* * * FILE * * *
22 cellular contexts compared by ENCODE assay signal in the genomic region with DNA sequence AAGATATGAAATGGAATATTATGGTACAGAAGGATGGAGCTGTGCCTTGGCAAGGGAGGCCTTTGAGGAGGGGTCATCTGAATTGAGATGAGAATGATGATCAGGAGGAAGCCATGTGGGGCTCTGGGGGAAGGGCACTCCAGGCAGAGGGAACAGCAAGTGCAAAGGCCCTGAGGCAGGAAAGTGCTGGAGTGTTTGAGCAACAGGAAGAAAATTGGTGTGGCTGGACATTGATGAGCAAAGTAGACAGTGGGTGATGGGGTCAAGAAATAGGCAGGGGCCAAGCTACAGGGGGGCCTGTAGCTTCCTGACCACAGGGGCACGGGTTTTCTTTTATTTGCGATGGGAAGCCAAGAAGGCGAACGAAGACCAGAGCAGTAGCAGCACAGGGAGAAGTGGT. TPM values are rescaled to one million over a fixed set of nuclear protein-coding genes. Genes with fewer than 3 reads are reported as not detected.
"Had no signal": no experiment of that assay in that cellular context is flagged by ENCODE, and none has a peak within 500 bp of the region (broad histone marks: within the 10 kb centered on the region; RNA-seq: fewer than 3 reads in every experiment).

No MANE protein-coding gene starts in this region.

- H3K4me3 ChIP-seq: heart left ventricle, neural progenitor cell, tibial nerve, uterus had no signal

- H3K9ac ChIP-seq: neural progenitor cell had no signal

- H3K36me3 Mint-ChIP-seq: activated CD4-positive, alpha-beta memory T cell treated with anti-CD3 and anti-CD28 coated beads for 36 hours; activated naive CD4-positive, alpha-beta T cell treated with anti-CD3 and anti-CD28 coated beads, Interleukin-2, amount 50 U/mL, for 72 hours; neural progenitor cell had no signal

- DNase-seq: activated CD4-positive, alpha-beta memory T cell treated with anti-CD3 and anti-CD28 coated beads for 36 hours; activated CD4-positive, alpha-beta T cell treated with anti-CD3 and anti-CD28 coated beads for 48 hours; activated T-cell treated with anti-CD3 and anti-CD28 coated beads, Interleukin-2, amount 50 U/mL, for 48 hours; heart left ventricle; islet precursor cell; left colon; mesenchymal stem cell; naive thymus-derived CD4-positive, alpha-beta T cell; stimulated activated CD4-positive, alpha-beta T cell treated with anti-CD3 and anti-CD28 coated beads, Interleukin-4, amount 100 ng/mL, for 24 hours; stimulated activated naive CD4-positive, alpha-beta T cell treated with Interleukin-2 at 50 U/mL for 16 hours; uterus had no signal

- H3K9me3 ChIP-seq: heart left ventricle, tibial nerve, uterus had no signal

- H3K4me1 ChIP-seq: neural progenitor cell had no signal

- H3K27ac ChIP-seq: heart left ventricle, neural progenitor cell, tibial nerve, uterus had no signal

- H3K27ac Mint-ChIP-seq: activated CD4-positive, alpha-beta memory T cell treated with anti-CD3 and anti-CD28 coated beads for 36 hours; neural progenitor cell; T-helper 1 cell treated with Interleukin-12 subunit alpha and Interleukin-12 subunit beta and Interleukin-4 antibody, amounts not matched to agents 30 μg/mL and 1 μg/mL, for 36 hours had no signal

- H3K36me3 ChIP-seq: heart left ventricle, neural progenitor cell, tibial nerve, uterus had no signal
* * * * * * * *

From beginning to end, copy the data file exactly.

22 cellular contexts compared by ENCODE assay signal in the genomic region with DNA sequence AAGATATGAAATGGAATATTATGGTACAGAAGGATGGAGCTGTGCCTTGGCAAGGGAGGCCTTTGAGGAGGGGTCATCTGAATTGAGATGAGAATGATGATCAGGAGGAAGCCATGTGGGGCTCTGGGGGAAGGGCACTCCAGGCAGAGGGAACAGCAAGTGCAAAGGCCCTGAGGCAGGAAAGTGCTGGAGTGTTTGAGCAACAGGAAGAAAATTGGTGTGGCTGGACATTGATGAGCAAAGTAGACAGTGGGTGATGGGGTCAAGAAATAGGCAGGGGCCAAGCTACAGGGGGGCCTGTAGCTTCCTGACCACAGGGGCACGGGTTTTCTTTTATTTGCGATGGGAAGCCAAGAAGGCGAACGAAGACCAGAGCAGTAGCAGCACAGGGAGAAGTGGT. TPM values are rescaled to one million over a fixed set of nuclear protein-coding genes. Genes with fewer than 3 reads are reported as not detected.
"Had no signal": no experiment of that assay in that cellular context is flagged by ENCODE, and none has a peak within 500 bp of the region (broad histone marks: within the 10 kb centered on the region; RNA-seq: fewer than 3 reads in every experiment).

No MANE protein-coding gene starts in this region.

- H3K4me3 ChIP-seq: heart left ventricle, neural progenitor cell, tibial nerve, uterus had no signal

- H3K9ac ChIP-seq: neural progenitor cell had no signal

- H3K36me3 Mint-ChIP-seq: activated CD4-positive, alpha-beta memory T cell treated with anti-CD3 and anti-CD28 coated beads for 36 hours; activated naive CD4-positive, alpha-beta T cell treated with anti-CD3 and anti-CD28 coated beads, Interleukin-2, amount 50 U/mL, for 72 hours; neural progenitor cell had no signal

- DNase-seq: activated CD4-positive, alpha-beta memory T cell treated with anti-CD3 and anti-CD28 coated beads for 36 hours; activated CD4-positive, alpha-beta T cell treated with anti-CD3 and anti-CD28 coated beads for 48 hours; activated T-cell treated with anti-CD3 and anti-CD28 coated beads, Interleukin-2, amount 50 U/mL, for 48 hours; heart left ventricle; islet precursor cell; left colon; mesenchymal stem cell; naive thymus-derived CD4-positive, alpha-beta T cell; stimulated activated CD4-positive, alpha-beta T cell treated with anti-CD3 and anti-CD28 coated beads, Interleukin-4, amount 100 ng/mL, for 24 hours; stimulated activated naive CD4-positive, alpha-beta T cell treated with Interleukin-2 at 50 U/mL for 16 hours; uterus had no signal

- H3K9me3 ChIP-seq: heart left ventricle, tibial nerve, uterus had no signal

- H3K4me1 ChIP-seq: neural progenitor cell had no signal

- H3K27ac ChIP-seq: heart left ventricle, neural progenitor cell, tibial nerve, uterus had no signal

- H3K27ac Mint-ChIP-seq: activated CD4-positive, alpha-beta memory T cell treated with anti-CD3 and anti-CD28 coated beads for 36 hours; neural progenitor cell; T-helper 1 cell treated with Interleukin-12 subunit alpha and Interleukin-12 subunit beta and Interleukin-4 antibody, amounts not matched to agents 30 μg/mL and 1 μg/mL, for 36 hours had no signal

- H3K36me3 ChIP-seq: heart left ventricle, neural progenitor cell, tibial nerve, uterus had no signal